She knows, too, that the serious business starts soon. First, it’s with the Cork seniors under new manager Shane Ronayne, and then it’s with Beara who want to re-grade to Junior A for the 2022 club season. O’Sullivan feels this is a must if ladies’ football in Beara is to survive.

Beara LGFA Secretary Mary Power told The Southern Star before: ‘The girls have not won a match in years which is extremely disheartening and we are way out of our league at intermediate level. This is partly due to the fact that in previous years we were not allowed to re-grade as we had three county players, even though their availability to their club was extremely limited.’

Áine Terry O'Sullivan in action for Beara.

 

O’Sullivan agrees that Beara need to drop down a level to get the show back on the road.

‘We were saying it the last few years that re-grading is something that needs to be done because we are struggling with numbers,’ she says.

‘Even my own age group and the years below me, we don’t have those girls playing anymore. A lot of our players are either in school or in college. We don’t have too many senior players. Re-grading to Junior A is the best option for us.

‘Anyone could see the last few years that we were struggling in the intermediate grade; go back to two seasons ago and we were even struggling for scores. For younger girls you are not going to keep them involved if it stays like that, you need to be in a grade where you can be competitive to keep girls playing – and we haven’t been. We’ve seen that in the last few years where girls are dropping out, and you can understand that too.

‘Look at where we are located, that is a disadvantage for us as well. Girls go to college, get jobs in Cork or elsewhere. Junior wouldn't be easy for us either – and we are hoping our re-grading gets the green light. I think it needs to be done because we need to have a structure in place for the younger girls and for them to know that they will be playing meaningful games. Junior is still very tough, it won’t be easy, but that is the level that we feel we are at.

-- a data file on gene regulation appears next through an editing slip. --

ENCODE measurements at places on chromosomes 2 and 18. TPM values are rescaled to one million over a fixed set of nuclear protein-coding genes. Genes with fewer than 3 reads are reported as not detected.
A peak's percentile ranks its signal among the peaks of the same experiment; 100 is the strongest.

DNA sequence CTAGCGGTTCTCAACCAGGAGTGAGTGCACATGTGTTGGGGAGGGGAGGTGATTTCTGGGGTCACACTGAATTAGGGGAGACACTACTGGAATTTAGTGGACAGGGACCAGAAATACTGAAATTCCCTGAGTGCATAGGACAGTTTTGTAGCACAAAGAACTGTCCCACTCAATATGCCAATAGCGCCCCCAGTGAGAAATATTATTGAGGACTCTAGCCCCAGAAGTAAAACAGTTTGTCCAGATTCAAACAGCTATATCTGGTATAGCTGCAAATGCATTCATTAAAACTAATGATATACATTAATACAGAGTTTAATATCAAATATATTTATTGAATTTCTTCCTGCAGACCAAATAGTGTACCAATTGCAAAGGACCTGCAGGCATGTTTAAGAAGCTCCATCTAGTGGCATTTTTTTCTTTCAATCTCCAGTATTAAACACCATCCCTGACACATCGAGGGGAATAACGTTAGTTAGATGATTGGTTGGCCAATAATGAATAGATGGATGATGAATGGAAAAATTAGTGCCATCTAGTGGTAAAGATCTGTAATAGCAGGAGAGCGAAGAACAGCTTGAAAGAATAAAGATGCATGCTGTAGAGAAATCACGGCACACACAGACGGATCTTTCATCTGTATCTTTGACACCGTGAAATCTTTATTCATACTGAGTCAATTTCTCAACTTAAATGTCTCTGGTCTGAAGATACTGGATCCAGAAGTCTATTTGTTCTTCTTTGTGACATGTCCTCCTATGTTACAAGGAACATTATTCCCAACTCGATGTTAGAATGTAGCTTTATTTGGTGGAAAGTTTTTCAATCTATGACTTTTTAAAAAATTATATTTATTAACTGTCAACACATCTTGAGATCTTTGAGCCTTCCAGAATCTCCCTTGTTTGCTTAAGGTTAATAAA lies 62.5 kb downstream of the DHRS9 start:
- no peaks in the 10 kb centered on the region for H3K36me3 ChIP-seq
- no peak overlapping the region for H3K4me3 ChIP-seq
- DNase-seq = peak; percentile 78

‘There are good numbers on the way up and we don’t want to lose them. It’s so important to have a team in the area, and for Beara, because we don’t want girls giving up or transferring out of the area.’

Before O’Sullivan lines out in Beara colours this year, she hopes to nail down a place in the Cork attack, like she has done in previous seasons. She’s eager to impress and show new boss Shane Ronayne what she is all about, and he knows too that the Beara woman is a powerful addition to his front line.

‘Whenever there is new management players want to impress,’ she says, as the new season moves closer. League games away to Meath and Dublin and then at home to Waterford are on the horizon – and O’Sullivan can’t wait. She hasn’t kicked a football in anger in almost six months and she’s like a spring ready to uncoil.

‘The break was nice but you miss it at the same time,’ O’Sullivan adds, as she gets back to business, and, hopefully, a busy season of county and club football commitments.